DISH ALSO FOR VEGETERIAN
The Testaroli alla Lunigiana is a typical and simple dish of the tradition of Lunigiana and Pontremoli’s area that was already popular in ancient Rome. The Testaroli are a sort of a bread wrap cooked in “testi”, cast-iron or terracotta containers (nowadays you can also cook them in a pan) from which the dish is named after; then they are cut into little squares and once they are boiled and cooled down they are ready to eat: they can be seasoned with extra virgin olive oil, crated pecorino cheese or pesto with basil, pine nuts and garlic. After being cooked, the testarolo looks like a disk of pasta very consistent, elastic and compact that can be preserved in the pantry. The testarolo is a well known specialty that became a member of the Slowfood Association. Today, for the hamlets recipe of the week we’ll learn how to make Testaroli with the classic recipe, cut in squares and seasoned with Ligurian pesto.
Before starting to cook, here’s something you might not know: every year in Fosdinovo they celebrate the Testarolo Festival where you can taste the Fosdinovo variant of this dish that differs from the Lunigiana one because it has a smaller shape, a different preparation and because Fosdinovo Testaroli are not cut, seasoned and served in one plate, but they are stuffed with extra virgin olive oil, pesto, crated pecorino cheese, mushroom sauce, salami, stracchino cheese or other things (also sweet food like hazelnut spread); indeed they are wrapped up and eaten like a sandwich. Are you ready to cook? …Let’s start.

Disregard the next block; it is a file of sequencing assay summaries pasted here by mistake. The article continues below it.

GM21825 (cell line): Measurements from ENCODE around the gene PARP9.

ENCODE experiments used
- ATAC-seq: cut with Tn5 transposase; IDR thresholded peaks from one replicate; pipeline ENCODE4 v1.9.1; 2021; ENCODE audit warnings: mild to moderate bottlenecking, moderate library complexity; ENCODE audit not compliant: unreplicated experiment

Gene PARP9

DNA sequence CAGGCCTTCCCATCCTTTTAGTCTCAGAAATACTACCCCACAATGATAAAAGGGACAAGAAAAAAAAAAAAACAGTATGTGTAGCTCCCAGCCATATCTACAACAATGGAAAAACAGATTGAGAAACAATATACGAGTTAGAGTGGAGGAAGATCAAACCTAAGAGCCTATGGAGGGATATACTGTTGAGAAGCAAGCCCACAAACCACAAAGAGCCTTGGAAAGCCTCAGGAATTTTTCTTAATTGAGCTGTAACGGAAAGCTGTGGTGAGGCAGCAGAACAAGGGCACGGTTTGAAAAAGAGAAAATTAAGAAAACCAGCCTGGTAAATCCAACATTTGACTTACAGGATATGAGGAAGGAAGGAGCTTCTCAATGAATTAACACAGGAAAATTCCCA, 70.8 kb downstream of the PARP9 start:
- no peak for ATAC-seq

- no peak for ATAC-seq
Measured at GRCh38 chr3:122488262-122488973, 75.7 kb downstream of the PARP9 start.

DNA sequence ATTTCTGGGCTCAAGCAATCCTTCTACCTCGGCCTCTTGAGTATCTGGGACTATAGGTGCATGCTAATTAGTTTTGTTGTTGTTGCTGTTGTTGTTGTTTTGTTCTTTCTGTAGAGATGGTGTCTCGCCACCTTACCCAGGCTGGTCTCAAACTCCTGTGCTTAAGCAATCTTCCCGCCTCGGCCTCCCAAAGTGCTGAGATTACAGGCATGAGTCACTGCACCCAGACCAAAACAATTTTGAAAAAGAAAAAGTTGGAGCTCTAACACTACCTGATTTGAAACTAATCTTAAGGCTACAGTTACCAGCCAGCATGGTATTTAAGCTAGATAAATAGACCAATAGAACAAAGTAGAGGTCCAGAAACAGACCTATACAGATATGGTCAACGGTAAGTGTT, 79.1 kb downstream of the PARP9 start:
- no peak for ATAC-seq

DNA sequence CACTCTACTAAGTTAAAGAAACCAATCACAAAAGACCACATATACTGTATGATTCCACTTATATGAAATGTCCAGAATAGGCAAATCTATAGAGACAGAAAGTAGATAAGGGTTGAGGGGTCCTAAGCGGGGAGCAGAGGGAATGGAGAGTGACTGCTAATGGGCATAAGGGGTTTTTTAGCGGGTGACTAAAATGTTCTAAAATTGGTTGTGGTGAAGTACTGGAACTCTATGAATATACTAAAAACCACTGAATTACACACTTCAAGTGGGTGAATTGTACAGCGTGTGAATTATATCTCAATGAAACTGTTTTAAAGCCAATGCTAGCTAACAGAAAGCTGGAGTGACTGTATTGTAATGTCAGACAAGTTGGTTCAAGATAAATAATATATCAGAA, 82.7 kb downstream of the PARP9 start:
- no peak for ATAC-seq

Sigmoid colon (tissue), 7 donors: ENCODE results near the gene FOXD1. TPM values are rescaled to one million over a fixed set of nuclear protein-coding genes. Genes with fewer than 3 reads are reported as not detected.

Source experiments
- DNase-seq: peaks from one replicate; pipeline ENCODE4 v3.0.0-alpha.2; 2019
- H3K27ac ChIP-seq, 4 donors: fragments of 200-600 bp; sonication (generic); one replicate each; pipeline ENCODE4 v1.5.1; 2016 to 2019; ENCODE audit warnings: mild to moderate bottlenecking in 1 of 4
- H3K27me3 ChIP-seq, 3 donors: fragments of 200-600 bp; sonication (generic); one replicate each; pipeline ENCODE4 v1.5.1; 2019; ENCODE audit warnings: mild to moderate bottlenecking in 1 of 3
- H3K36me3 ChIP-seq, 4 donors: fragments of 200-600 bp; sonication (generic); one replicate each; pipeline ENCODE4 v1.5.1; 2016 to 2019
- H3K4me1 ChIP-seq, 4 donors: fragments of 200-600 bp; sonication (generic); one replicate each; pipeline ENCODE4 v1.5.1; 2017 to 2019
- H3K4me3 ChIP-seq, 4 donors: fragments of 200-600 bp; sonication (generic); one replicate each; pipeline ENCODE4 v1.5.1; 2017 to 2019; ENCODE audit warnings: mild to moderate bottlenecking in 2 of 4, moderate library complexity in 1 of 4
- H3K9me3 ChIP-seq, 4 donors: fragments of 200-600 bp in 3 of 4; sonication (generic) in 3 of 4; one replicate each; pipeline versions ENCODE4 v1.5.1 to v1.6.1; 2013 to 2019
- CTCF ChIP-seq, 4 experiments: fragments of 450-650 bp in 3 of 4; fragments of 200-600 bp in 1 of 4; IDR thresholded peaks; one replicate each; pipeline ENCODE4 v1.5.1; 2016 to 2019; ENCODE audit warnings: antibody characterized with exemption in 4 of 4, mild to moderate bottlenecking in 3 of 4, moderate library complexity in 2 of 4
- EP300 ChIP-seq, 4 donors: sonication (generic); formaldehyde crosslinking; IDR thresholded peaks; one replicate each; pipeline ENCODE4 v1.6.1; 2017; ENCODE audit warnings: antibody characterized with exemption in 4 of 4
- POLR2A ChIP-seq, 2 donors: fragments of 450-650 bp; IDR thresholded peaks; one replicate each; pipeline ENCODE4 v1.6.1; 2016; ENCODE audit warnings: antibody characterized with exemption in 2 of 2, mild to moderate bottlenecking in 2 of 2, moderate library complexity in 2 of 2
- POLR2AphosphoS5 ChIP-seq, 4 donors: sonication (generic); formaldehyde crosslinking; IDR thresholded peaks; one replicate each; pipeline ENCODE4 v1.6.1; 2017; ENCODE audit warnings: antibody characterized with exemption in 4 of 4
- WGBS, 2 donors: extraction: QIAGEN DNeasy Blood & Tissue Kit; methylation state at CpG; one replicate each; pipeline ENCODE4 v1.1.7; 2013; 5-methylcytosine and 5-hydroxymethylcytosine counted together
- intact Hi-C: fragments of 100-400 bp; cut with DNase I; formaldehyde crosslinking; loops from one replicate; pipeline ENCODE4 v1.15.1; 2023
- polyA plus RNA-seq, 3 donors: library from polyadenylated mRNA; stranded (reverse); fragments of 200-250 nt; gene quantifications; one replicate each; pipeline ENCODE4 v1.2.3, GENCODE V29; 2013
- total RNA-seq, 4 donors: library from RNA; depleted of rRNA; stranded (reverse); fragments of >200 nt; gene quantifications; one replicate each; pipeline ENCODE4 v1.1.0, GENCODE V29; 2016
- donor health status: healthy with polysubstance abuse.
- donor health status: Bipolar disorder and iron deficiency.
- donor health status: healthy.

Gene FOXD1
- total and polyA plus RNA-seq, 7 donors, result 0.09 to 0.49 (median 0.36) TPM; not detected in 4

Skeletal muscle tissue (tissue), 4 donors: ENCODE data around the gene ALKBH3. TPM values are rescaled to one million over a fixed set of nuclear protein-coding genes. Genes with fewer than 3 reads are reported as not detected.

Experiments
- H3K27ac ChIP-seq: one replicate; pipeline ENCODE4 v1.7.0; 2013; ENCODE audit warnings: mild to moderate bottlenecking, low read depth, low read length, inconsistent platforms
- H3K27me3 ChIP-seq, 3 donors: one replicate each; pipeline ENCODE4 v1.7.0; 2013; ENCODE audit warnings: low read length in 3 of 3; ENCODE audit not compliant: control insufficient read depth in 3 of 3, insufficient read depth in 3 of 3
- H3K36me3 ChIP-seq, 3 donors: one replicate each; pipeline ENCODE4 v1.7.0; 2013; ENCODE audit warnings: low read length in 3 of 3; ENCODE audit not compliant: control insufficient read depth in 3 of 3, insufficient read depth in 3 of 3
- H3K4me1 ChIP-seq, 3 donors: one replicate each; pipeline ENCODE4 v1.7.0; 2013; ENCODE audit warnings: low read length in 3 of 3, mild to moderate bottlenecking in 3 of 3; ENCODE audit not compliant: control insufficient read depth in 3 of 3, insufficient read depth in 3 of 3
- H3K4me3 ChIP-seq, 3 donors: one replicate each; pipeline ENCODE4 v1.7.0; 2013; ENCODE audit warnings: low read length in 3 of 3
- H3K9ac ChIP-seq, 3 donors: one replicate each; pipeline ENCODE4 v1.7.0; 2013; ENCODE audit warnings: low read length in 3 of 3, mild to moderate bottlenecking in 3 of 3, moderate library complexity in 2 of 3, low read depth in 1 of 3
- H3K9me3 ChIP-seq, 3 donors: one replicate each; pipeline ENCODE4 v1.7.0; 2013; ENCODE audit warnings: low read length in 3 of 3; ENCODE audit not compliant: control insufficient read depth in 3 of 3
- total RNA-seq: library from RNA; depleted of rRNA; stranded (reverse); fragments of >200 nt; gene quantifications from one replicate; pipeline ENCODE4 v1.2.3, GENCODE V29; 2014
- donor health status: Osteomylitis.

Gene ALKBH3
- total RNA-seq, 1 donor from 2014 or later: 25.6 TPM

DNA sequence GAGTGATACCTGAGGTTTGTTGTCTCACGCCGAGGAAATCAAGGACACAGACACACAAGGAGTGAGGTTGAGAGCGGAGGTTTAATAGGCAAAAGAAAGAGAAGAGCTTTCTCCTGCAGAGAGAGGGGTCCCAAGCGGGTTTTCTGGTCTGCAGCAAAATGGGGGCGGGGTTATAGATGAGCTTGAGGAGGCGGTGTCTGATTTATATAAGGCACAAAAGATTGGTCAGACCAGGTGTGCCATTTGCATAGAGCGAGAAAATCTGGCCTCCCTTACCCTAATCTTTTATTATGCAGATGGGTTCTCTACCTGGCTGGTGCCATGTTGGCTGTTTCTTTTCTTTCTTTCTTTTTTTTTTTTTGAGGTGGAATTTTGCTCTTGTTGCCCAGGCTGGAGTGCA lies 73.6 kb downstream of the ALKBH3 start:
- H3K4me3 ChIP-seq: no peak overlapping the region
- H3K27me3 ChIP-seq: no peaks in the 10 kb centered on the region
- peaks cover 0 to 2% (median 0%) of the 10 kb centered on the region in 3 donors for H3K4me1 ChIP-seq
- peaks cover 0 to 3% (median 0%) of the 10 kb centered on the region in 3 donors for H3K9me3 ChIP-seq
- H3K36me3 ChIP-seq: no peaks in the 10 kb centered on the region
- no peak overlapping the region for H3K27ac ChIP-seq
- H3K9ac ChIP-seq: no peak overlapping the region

Let’s start by mixing the flour with the tepid water and the salt until you will have a very soft batter. Then you have to heat up the “testo” or a non-stick pan and pour the batter until it will be filled for 3-4 mm. Cook for 5 minutes each side of it and turn the heat off to cool down the testarolo. Once it will be cooled down let’s cut it into 3 cm squares for each side. Before “boiling” the testaroli let’s make the pesto by putting in a mortar and crushing the basil, pine nuts, kernels and garlic until you will have a mush to which we will add the oil and the cheese, and then salt to taste. Now, for the final cooking of the Testaroli, let’s put them into not salted hot water (it doesn’t have to boil) and let them reconstitute for a few minutes. To complete the dish, let’s drain and serve them with pesto and some Parmesan cheese.
Photo by Il Tirreno